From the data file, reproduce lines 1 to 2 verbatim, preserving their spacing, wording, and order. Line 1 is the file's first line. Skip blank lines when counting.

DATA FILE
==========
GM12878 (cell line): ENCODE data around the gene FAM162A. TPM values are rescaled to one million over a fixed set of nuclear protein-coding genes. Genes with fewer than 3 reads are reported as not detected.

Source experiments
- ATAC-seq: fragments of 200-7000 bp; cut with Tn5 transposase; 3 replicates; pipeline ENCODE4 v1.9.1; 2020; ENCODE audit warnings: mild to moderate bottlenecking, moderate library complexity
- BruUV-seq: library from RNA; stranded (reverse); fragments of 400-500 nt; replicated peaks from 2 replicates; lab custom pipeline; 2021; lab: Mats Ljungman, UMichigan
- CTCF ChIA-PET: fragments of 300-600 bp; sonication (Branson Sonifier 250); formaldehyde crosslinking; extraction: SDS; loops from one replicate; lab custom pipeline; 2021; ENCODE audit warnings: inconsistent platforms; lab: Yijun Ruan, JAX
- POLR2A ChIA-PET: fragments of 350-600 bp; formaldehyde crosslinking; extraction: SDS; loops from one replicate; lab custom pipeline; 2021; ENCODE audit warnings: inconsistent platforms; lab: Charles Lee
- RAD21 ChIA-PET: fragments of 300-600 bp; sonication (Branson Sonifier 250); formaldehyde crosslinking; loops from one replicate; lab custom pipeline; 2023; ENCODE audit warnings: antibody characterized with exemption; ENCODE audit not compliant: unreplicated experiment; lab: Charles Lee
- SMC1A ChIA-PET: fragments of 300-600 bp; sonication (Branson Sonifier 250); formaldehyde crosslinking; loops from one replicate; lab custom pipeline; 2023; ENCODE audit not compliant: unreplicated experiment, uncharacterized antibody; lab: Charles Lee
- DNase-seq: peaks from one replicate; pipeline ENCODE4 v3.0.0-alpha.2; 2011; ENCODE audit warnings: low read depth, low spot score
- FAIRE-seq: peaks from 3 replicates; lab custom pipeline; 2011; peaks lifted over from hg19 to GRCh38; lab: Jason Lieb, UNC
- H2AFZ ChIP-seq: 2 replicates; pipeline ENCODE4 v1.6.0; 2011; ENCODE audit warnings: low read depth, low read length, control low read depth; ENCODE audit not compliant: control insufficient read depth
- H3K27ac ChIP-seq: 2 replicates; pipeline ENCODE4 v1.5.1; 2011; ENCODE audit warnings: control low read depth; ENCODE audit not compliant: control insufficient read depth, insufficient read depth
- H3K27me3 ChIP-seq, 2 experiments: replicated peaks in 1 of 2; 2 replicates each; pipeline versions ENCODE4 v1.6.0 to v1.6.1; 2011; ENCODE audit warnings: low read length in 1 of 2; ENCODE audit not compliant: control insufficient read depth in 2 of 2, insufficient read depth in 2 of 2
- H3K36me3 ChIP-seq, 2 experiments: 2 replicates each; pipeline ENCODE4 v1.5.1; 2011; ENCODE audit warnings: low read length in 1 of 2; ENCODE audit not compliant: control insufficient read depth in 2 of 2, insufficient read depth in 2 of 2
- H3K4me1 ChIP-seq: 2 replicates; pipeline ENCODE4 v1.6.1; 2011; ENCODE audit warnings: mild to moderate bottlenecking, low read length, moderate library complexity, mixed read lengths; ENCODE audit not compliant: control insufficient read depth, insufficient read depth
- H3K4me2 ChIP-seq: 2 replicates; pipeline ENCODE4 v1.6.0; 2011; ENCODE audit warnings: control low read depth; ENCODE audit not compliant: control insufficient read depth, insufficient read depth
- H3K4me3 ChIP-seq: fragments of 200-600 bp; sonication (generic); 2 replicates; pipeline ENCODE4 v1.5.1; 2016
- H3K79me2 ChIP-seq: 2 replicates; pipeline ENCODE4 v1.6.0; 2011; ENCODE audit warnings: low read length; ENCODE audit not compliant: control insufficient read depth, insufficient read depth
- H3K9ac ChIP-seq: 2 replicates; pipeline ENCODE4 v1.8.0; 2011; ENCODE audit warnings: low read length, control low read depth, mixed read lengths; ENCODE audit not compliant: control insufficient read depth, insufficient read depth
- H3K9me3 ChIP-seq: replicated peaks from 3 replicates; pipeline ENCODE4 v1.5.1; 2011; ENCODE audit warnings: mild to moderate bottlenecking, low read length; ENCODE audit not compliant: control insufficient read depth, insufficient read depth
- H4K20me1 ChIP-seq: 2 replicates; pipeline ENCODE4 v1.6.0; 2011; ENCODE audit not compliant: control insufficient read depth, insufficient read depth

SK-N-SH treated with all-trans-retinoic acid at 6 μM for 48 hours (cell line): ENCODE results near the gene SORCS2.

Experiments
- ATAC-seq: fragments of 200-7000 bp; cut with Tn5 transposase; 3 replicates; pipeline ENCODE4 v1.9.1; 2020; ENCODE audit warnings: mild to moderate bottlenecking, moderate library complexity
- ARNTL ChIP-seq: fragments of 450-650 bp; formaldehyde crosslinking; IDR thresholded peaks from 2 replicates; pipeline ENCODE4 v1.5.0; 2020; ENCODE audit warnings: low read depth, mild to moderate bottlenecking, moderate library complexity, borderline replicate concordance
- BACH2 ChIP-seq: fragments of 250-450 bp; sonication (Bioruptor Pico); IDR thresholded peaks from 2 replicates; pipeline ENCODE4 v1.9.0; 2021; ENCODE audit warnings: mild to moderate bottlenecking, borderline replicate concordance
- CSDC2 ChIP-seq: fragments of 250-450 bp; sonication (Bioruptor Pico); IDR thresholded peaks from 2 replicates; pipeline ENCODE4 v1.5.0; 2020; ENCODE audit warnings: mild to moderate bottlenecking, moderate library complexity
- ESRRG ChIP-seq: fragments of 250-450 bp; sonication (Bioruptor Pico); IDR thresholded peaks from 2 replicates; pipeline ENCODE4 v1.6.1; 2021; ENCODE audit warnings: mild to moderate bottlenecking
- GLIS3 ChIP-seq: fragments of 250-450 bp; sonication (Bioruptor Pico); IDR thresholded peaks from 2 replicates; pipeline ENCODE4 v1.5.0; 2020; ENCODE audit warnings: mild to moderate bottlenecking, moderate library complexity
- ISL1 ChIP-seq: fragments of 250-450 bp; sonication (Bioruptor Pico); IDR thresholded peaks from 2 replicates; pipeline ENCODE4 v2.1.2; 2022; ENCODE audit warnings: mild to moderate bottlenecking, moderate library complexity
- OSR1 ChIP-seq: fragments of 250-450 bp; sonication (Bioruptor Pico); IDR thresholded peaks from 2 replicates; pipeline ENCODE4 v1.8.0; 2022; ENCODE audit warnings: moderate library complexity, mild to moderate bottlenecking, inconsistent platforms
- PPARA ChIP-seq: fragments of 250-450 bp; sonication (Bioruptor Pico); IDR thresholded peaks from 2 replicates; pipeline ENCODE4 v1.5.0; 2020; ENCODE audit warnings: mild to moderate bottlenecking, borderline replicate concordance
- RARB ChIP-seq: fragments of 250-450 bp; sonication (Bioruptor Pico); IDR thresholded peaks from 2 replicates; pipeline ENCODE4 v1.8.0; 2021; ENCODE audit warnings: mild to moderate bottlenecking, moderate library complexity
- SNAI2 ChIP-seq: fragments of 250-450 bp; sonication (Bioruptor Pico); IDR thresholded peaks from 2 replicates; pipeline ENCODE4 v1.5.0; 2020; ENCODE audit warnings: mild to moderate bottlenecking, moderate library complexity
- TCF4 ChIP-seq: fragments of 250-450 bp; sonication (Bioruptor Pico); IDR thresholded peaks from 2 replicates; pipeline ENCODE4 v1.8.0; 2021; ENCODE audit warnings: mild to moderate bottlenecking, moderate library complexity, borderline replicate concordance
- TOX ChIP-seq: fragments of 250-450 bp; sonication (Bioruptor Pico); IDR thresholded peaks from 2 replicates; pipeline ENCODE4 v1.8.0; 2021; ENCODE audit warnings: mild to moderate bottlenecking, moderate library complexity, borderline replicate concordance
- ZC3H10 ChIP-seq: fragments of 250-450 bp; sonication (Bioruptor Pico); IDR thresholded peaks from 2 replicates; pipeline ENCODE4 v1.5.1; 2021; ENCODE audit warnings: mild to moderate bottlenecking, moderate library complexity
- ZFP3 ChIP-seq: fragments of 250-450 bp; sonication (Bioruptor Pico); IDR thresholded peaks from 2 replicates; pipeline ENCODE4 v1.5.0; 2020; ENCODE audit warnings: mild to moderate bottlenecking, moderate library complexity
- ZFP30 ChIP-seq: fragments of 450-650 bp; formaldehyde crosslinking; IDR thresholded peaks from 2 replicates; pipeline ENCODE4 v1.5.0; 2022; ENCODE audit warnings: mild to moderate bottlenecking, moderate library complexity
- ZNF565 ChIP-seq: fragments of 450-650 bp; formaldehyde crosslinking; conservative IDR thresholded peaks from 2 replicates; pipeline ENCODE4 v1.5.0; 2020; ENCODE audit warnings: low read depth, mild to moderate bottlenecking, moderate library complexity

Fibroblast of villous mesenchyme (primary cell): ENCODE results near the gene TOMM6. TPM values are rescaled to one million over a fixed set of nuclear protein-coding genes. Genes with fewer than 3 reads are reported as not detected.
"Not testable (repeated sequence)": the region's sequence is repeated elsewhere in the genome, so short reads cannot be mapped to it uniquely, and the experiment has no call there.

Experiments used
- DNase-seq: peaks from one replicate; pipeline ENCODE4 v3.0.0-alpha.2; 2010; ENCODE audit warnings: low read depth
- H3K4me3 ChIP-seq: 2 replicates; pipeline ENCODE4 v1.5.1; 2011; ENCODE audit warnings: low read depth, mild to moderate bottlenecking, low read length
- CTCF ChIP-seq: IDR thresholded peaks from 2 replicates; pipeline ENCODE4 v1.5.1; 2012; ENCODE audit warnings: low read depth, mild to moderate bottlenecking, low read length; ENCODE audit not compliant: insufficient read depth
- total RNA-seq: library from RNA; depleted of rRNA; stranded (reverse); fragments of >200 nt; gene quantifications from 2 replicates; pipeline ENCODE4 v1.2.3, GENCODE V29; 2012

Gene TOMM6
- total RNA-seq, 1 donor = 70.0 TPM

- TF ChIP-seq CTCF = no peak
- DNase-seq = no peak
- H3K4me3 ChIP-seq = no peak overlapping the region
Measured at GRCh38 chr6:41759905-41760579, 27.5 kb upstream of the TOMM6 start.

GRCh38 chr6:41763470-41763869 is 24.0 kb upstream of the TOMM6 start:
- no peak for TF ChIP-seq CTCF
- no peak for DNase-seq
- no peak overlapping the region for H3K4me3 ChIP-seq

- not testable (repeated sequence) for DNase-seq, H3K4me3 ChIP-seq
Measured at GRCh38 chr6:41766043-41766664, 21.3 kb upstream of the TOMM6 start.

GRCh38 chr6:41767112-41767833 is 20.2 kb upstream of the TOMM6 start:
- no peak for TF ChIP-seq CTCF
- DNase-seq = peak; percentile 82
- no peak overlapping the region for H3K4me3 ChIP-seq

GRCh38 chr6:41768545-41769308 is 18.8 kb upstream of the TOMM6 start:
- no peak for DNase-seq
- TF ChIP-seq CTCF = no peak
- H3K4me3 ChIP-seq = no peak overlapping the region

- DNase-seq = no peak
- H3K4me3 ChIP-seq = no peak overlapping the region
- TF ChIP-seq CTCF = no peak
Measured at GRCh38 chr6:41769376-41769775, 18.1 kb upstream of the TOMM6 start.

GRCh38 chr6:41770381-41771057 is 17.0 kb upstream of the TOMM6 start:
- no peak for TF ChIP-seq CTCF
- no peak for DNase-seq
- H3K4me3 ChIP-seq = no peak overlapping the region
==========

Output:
GM12878 (cell line): ENCODE data around the gene FAM162A. TPM values are rescaled to one million over a fixed set of nuclear protein-coding genes. Genes with fewer than 3 reads are reported as not detected.

Source experiments